Texas Tech University

Anastasia Stellato, Ph.D.

Assistant Professor: Companion Animal Science
Animal and Food Sciences

Email: Anastasia.Stellato@ttu.edu

Phone: 806-834-8426

Room Number: 219 AFS

Lab Website: Human-Animal Interaction Lab


Dr. Anastasia Stellato

Dr. Stellato earned her B.S in Conservation Biology at the University of Toronto and her M.S in Animal Behavior and Welfare at the University of Guelph. She completed her PhD in Epidemiology, in the Ontario Veterinary College Companion Animal Behavior and Welfare lab. She continued her studies as a post-doctoral associate at the University of Guelph.

She is an expert in companion animal behavior, with a professional background in advising the public on responsible pet ownership, identifying companion animal behavior, and performing appropriate behavior modifications. Prior to her new position at Texas Tech, she devoted her previous employment to improving the welfare of animals as a dog behaviorist for Toronto Animal Services, and a Canine Adoption Counselor at the Toronto Humane Society.

Her research uses epidemiological methods to study companion animal welfare. She has conducted research in a variety of areas including the identification and validation of dog fear behaviors, the assessment and mitigation of dog fear and fear-based aggression within a veterinary setting, and understanding the behavioral impacts of providing outdoor access to cats.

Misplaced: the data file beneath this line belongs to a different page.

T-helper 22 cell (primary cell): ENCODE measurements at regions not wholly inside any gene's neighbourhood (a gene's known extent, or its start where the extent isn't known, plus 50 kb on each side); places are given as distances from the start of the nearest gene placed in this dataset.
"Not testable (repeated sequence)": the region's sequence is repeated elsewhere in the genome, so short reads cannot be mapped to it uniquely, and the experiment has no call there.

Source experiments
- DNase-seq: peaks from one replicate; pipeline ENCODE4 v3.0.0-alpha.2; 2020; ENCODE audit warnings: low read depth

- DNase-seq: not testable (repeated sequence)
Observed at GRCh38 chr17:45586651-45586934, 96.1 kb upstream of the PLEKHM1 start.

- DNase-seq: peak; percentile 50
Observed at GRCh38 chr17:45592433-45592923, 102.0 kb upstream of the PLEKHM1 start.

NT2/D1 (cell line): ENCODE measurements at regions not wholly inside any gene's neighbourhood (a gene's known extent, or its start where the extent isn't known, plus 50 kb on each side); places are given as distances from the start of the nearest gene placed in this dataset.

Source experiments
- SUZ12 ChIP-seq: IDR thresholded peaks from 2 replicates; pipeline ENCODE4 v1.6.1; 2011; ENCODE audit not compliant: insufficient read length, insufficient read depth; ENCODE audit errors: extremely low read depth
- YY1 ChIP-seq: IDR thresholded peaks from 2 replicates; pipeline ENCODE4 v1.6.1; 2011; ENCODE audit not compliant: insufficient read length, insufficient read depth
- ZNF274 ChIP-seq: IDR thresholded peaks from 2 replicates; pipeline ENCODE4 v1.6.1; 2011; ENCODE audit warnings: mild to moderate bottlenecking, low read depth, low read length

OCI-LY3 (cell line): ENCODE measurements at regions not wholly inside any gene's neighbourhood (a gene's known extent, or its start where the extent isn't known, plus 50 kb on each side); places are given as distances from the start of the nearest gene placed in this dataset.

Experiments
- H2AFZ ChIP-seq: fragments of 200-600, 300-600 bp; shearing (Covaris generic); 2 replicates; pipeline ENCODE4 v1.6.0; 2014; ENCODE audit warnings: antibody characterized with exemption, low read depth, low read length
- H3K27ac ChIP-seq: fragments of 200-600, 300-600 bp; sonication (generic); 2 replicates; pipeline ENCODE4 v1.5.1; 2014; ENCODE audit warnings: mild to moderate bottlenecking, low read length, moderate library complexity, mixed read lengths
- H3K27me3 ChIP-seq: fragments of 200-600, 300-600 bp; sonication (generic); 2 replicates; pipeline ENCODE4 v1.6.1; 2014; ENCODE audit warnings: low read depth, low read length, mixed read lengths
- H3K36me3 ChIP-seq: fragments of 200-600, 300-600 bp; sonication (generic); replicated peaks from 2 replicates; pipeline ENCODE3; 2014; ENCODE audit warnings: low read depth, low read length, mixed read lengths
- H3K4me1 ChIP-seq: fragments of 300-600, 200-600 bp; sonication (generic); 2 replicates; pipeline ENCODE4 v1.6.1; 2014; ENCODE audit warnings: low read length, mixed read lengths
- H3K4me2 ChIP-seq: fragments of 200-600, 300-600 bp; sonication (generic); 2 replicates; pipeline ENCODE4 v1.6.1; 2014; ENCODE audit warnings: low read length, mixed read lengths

Dr. Stellato's research focuses on improving our interactions with companion animals. Broadly, she has three main areas of focus: 1) improving canine welfare in the veterinary clinic, 2) mitigating companion animal stress within shelter, and 3) examining human-animal interactions during routine handling and other practices, with a focus on exploring the influence of low-stress handling.

Her research program aims to evaluate the impact of human-animal interactions on the behavior and welfare of companion animals, and to identify ways to prevent and reduce animal stress. Her research will investigate behavioral and physiological animal welfare indicators, the human-animal bond, and mental wellness of humans to improve the human-animal relationship within various applied environments, including veterinary clinics and animal shelters.

She is currently accepting graduate students and undergraduate research volunteers. If you are interested in joining Dr. Stellato's lab, please email at Anastasia.Stellato@ttu.edu with your CV and research interests. Her lab is committed to fostering an inclusive and diverse environment; all students are encouraged to apply.

Animal & Food Sciences